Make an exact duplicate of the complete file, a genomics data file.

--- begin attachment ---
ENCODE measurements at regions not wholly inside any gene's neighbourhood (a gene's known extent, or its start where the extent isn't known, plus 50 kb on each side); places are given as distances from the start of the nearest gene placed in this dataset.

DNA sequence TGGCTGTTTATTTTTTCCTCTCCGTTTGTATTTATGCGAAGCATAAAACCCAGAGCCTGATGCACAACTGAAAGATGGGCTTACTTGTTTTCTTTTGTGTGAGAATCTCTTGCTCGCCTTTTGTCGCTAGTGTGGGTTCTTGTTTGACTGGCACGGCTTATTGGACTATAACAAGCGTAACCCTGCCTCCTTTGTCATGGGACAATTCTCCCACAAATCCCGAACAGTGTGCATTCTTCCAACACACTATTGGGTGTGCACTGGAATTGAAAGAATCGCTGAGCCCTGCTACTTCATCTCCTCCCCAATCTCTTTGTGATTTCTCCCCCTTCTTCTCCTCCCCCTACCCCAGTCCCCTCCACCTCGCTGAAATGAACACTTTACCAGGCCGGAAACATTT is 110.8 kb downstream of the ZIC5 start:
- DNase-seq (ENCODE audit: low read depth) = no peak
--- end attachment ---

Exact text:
ENCODE measurements at regions not wholly inside any gene's neighbourhood (a gene's known extent, or its start where the extent isn't known, plus 50 kb on each side); places are given as distances from the start of the nearest gene placed in this dataset.

DNA sequence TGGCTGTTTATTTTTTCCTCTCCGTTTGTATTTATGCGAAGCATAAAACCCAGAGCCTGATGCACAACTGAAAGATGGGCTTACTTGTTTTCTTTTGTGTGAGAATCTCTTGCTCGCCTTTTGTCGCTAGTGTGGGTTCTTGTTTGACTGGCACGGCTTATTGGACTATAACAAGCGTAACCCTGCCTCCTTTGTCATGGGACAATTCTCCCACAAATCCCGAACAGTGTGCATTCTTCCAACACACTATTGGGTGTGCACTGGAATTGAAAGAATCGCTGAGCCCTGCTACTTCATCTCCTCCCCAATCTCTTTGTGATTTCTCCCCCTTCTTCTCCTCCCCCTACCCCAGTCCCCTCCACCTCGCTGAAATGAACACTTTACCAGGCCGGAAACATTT is 110.8 kb downstream of the ZIC5 start:
- DNase-seq (ENCODE audit: low read depth) = no peak